The Leak at WikiLeaks

Friday, September 02, 2011

This week WikiLeaks released the largest number of US diplomatic cables to date, but the release has been overshadowed by an unredacted leak of its entire cache of cables. Bob talks to Atlantic Wire writer Adam Clark Estes about who's blaming who for the leak at WikiLeaks and what this could mean for WikiLeaks in the future.

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Comments [5]

Chris Gray from New Haven, CT

Your timing this time is impeccable! PBS Newshour seems to have been moved to cover this, now, perhaps by you. One comment by their expert in the coverage sticks, though. "This was inevitable."

Sep. 07 2011 12:06 AM
Philip Prindeville from Portland, OR

"Well intentioned" but "disorganized"?

Who knew that Wikileaks represented such a Bermuda Triangle for the moral compass of liberal journalists at OTM. Ok, everyone did. And it's shameful.

To be clear, a "whistleblower" takes a small number of clear-cut and egregious abuses and holds them up to the light of day and public scrutiny.

By no stretch of the imagination did Wikileaks and Pvt. Manning do this!

They took hundreds of thousands of documents and exposed them scattershot on the hopes that a few of them might (emphasis on "might") happen to be embarrassing to the government.

This is not "whistleblowing".

To put this into the liberal moral frame of reference so that you all might better relate, if the government kicked in 400,000 doors on the hopes of finding a handful of mild violations of the law, that would not be considered "well intentioned but disorganized".

That would be an intolerable and oppressive fascist totalitarian state.

It would be an abuse of monumental proportion.

Why? Because the government can't start with an assumption of guilt or malfeasance and then go looking for evidence to confirm this ex post facto.

Yet this is exactly what Assange did.

There was no blatant violation known to him explicitly that he was trying to expose.

He's as much of a thug as any jackbooted interloper that goes around kicking in doors hoping to find something interesting.

He just happens to be a cyber criminal and not a government agent.

The victim here wasn't the government, but the citizenry which it is charged to protect.

It boggles me that OTM can expend such effort in moral contortions trying to commute any legitimacy to such criminal behavior.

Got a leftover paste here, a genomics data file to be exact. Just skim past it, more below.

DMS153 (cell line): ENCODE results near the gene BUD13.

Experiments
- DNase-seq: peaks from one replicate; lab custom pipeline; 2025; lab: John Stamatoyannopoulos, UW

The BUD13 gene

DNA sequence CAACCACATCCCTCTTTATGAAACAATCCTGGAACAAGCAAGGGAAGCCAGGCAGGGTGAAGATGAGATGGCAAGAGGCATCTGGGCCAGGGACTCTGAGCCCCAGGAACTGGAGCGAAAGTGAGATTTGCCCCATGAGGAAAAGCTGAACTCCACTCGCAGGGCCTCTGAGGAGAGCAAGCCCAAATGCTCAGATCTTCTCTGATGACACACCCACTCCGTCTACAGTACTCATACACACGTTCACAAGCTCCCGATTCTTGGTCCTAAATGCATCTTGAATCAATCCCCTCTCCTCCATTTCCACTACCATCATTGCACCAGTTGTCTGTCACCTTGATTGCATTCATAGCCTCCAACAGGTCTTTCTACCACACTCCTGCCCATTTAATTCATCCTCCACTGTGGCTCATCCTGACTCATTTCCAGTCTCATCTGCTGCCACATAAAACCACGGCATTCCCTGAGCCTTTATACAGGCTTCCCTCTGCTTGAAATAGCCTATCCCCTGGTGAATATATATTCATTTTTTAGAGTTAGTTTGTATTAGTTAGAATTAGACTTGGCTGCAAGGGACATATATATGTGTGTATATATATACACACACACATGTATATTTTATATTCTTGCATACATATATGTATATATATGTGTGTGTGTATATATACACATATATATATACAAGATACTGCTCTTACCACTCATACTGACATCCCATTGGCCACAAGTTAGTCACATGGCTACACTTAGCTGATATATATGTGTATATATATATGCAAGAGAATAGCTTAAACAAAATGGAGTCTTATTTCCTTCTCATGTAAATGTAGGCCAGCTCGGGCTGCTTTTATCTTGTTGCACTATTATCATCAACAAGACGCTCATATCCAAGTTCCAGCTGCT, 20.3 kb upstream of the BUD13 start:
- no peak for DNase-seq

Sep. 06 2011 03:07 AM
Jo-Ann Taylor

Adam Clark Estes is either very ignorant or very corrupt. His characterization of Wikileaks fallout with the Guardian and The New York Times ignores the fact that both newspapers absolutely slimed Assange's character while they were his supposed "partners". Shame on NPR!

Sep. 05 2011 11:25 PM
Hugh Sansom

Another note: Why no comment on the absolute media silence on the recent Wikileaks release including conclusive proof of American war crimes — crimes expressly denied by the US military (which denial was, as usual, accepted without question or even a raised eyebrow by The New York Times, NPR, etc.)?

Sep. 03 2011 07:43 AM
Hugh Sansom from Brooklyn

Has Adam Clark Estes followed the news in the past 10 years? . . . Why would Wikileaks 'turn on' The Guardian or The New York Times? Perhaps because they remember the behavior of Bill Keller and John F. Burns or their counterparts at The Guardian. Burns and Keller excoriated Wikileaks exactly as they were profiting from the material they got via the group. Keller and Burns later scrambled to cover their tails when the importance of the Wikileaks material became clear.

And isn't Adam Clark Estes's impartiality tainted by his employment by The Atlantic, which has a record as bad as The Times on the Iraq war and US government crimes in the past 10 years.

I'm also curious about this notion of 'real journalism'. Do Estes and On the Media have in mind the standards of journalism of Judith Miller and Michael Gordon? Maybe Fox.

Again and again, I get the overwhelming impression what real bugs The Times or The Atlantic is their loss of status as The Gatekeepers of Public Knowledge.

Wikileaks and others didn't seize that from the old-school 'journalists'. The old school ceded it, through it away.

Sep. 03 2011 07:35 AM

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